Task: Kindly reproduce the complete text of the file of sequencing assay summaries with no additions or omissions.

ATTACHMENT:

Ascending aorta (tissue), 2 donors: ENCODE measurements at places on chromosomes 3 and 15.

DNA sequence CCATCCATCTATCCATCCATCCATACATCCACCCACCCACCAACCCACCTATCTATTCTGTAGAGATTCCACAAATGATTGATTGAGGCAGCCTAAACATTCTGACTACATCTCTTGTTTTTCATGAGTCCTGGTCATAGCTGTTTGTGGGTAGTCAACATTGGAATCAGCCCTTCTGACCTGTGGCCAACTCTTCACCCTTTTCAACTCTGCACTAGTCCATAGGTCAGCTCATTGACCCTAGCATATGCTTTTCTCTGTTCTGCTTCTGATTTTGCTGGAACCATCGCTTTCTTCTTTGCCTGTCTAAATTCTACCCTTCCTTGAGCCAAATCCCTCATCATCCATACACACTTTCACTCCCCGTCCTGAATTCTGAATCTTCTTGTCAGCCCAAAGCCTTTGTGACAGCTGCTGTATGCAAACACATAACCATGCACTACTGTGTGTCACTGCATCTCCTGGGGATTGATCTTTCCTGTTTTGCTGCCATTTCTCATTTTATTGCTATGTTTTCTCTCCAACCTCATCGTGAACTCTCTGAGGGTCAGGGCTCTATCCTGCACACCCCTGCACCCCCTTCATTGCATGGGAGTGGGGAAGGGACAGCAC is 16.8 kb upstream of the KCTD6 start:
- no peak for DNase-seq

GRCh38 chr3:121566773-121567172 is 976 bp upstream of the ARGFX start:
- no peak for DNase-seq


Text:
Ascending aorta (tissue), 2 donors: ENCODE measurements at places on chromosomes 3 and 15.

DNA sequence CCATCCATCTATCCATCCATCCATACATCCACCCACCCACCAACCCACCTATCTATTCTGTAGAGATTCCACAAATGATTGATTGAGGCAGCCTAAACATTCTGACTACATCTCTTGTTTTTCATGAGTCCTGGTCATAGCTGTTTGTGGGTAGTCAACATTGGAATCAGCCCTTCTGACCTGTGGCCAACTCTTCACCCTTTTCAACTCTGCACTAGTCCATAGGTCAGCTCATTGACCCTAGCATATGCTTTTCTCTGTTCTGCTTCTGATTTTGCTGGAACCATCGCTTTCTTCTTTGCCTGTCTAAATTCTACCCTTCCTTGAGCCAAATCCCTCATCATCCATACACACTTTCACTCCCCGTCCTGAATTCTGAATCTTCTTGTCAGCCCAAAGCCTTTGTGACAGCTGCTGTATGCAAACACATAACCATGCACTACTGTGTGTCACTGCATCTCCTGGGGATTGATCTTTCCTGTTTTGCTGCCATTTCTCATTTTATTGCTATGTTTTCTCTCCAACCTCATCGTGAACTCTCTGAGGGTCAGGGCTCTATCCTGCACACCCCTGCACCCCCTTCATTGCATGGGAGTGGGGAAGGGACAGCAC is 16.8 kb upstream of the KCTD6 start:
- no peak for DNase-seq

GRCh38 chr3:121566773-121567172 is 976 bp upstream of the ARGFX start:
- no peak for DNase-seq